Investing in Index Funds for Beginners

Investing In Index Funds For Beginners

Index funds are one of my favorite ways to invest my money. It’s so easy to start with. That’s why it’s perfect for beginners like you, who want to start investing. In today’s blog I will tell you everything you need to know about investing in index funds for beginners. What are index funds? What are the benefits of index funds? How can you invest in index funds? What are the best index funds to invest in? Let’s get started!

What are index funds?

The “index” part of index funds refers to a list of stocks or bonds put together based on certain rules. An index is a standard measure of the fluctuations in the performance of a group of stocks; a group which acts as a benchmark for the stock market as a whole or for specific parts of a market. The rules of how to construct a portfolio of individual holdings are drummed up by a person or a group of people.

So what is an index fund? This is a type of mutual fund with a portfolio that tries to track the components of a market index, like the famous S&P 500 and the Dow Jones. So for example, if you buy an index fund that tries to track the Dow Jones, you will buy shares of all the stocks that are in the Dow Jones stock index. So the Dow Jones index fund will follow the performance of the real Dow Jones stock index. You can also choose to track a certain sector or area, like sustainability index funds or Pacific index funds. So it’s not limited to a stock market index.

What is the difference between index funds and mutual funds?

Like I just told you, index funds are a type of mutual funds. So what is the difference between index funds and regular mutual funds? Well, regular mutual funds are actively managed funds, while index funds are not actively managed. Regular mutual funds have a fund manager, who selects stocks and bonds and tries to time the market by buying and selling stocks and bonds at the right moment, so he can eventually beat the market.

Index funds are not actively managed by a fund manager, but computers track the market and ensure that the index fund is tracking the stock market index. So a index fund doesn’t try to beat the market, but is just tracking the market as it is.

So which one is better, mutual funds or index funds? Well in my opinion index funds are better, because they are cost-efficient and they are not trying to beat the market. You can imagine that a fund manager of a regular mutual fund means higher costs. Therefore, regular mutual funds are more expensive than index funds, due to the managing fees. And what about beating the market? Well, research has found out that you can’t beat the market. Over the years index funds are performing better than the actively managed mutual funds. So you are paying more for a mutual fund, while they are performing less than the index fund. Index funds or mutual funds? I think this is an easy decision.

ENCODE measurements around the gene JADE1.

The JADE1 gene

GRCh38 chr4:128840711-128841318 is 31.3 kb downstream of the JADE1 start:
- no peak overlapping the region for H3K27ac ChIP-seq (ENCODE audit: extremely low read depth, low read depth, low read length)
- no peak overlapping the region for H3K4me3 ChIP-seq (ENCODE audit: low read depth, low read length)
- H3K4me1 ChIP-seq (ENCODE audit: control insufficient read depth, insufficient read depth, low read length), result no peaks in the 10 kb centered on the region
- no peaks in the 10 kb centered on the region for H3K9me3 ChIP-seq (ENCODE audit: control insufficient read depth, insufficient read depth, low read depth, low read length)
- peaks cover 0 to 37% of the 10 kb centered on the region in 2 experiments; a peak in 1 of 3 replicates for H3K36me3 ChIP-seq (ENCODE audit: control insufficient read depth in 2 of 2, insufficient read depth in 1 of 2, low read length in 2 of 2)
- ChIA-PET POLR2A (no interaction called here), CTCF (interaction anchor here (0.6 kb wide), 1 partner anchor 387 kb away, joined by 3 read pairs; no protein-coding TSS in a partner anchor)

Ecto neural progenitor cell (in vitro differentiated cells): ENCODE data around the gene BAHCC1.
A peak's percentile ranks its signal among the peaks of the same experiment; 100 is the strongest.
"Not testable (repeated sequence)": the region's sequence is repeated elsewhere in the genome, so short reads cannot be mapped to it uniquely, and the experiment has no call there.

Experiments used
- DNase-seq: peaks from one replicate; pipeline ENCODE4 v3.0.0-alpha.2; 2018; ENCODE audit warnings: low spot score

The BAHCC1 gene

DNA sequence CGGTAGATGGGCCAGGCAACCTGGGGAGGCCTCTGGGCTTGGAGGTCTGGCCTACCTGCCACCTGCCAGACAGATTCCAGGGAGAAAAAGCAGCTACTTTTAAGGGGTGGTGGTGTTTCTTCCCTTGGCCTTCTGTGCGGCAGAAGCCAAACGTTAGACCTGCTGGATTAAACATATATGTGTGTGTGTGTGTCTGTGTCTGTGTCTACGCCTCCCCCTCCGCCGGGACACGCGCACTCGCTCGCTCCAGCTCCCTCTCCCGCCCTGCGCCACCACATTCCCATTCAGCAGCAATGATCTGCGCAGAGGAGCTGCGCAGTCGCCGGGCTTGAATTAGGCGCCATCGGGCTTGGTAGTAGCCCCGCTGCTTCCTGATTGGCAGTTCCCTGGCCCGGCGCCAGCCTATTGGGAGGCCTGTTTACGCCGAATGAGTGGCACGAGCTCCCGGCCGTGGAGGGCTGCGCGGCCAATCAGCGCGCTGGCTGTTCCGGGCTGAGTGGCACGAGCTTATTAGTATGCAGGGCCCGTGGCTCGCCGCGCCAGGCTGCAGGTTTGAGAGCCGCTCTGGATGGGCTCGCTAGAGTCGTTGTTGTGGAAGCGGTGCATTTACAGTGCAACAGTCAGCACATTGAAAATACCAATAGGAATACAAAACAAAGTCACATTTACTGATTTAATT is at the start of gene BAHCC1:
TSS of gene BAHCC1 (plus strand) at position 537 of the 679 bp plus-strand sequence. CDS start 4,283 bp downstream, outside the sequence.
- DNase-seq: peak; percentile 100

What are the benefits of index funds?

1. Simplicity: Index funds just track the market. There’s nothing complicated about it. It is much easier to buy and hold than traditional mutual funds. As I said, you can try to beat the market, but results have shown that index funds are still performing better. This doesn’t mean that you can’t lose money. If you have a index fund that follows a stock index market that is not performing well, your index fund is not performing well either.

2. Low costs: With this simplicity come low costs and a much lower expense ratio. You have no fund manager who tries to beat the market, it all goes passively. So you save on managing fees and transaction fees.

3. You don’t have to bother about calculations: So many people stay away from investing because of the numbers involved. Interest rates, compound ratio and all do more harm than good. If you’re one of them, index funds give you a picture of the total portfolio rather than breaking down the underlying components.

4. Diversified portfolio: With a list of stocks, it doesn’t get any more diversified than with index funds. Off course, this also depends on the index funds you choose. You have index funds who only has 100 stocks of one country, but you also have index funds who has 3000 stocks all over the world. You can imagine that the second option is more diversified.

5. Consistency: Active investing is a lot of work. There’s more than enough to track and it can be pretty difficult to be consistent. On the other hand, investing in index funds is all about passive investing. You see, it makes it easy for you to stay consistent. All you will be doing is choosing the right index funds that will keep on tracking the markets.

How to start investing in index funds?

This guide on investing in index funds for beginners is incomplete without teaching you the steps to take to get started.